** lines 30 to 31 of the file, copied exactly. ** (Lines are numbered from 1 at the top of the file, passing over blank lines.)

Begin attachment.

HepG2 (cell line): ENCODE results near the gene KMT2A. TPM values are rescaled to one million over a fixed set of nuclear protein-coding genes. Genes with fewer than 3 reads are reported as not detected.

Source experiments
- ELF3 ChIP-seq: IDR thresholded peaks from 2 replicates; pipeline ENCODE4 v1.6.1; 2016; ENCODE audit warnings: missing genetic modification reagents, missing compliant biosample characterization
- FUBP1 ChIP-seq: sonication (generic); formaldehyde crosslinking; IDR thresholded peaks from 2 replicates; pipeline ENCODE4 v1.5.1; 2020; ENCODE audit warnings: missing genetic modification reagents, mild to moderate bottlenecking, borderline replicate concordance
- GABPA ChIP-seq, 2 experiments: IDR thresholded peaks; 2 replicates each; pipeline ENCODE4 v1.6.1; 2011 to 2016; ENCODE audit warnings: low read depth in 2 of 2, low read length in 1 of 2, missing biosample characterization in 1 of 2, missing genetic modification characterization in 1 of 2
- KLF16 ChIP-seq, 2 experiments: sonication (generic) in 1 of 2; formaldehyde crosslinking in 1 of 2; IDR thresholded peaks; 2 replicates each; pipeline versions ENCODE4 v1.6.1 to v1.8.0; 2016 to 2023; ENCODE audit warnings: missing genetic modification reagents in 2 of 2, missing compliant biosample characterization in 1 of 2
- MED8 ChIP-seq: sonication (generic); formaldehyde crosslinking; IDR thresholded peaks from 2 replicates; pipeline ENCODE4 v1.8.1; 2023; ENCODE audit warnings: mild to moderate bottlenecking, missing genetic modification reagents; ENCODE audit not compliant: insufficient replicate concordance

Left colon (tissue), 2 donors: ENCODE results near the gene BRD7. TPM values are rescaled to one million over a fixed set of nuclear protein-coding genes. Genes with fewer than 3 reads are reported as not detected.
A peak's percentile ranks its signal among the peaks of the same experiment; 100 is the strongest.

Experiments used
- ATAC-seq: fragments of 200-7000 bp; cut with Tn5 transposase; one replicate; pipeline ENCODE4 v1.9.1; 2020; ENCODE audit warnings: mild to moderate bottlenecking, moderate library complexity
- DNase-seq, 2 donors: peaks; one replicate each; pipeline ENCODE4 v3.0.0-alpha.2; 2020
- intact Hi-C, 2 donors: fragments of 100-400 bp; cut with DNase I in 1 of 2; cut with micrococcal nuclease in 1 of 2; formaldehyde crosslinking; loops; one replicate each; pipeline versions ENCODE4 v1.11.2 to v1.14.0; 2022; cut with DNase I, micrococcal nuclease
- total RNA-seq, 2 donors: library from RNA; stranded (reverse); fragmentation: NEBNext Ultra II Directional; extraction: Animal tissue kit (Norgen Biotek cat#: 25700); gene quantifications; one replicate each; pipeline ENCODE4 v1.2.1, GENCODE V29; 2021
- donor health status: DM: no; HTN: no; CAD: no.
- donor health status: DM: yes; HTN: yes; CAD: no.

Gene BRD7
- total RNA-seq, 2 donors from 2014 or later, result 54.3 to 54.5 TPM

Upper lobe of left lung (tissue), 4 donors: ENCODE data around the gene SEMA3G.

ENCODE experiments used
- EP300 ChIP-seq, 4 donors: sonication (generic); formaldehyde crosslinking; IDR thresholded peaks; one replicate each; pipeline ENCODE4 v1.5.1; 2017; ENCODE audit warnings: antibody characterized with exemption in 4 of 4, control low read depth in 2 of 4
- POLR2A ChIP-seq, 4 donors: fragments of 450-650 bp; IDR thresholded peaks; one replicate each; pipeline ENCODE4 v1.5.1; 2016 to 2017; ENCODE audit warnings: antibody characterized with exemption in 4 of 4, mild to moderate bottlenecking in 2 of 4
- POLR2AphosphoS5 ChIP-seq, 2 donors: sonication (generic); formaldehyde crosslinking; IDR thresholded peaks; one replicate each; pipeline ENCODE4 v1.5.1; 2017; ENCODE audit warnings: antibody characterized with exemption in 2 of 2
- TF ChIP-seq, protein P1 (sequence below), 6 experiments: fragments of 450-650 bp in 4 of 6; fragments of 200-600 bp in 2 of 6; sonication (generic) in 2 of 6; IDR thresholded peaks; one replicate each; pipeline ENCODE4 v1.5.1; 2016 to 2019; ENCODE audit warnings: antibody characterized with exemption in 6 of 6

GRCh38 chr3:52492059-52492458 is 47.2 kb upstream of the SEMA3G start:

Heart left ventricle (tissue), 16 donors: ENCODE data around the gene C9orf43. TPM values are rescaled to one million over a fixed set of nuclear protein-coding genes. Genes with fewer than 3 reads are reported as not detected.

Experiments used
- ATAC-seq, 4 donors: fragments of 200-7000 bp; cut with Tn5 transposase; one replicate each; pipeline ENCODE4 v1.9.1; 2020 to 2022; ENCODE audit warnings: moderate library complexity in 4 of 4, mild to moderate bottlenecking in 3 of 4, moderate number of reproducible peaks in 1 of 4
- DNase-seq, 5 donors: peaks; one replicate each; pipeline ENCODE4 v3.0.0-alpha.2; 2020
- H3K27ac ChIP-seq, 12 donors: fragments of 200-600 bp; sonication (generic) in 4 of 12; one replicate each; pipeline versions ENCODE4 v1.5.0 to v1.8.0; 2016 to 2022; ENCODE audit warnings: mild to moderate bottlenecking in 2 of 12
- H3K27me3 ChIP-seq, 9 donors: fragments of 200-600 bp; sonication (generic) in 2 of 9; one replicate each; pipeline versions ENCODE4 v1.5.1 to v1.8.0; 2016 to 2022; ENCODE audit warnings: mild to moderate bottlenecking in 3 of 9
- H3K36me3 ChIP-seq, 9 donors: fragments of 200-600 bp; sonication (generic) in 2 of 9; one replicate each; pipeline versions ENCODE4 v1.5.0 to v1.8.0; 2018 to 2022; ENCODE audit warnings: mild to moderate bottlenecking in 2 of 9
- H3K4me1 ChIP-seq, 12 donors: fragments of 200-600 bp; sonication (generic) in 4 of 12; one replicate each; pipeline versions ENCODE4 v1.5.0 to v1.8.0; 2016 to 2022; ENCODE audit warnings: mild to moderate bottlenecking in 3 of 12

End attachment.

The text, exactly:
- H3K27ac ChIP-seq, 12 donors: fragments of 200-600 bp; sonication (generic) in 4 of 12; one replicate each; pipeline versions ENCODE4 v1.5.0 to v1.8.0; 2016 to 2022; ENCODE audit warnings: mild to moderate bottlenecking in 2 of 12
- H3K27me3 ChIP-seq, 9 donors: fragments of 200-600 bp; sonication (generic) in 2 of 9; one replicate each; pipeline versions ENCODE4 v1.5.1 to v1.8.0; 2016 to 2022; ENCODE audit warnings: mild to moderate bottlenecking in 3 of 9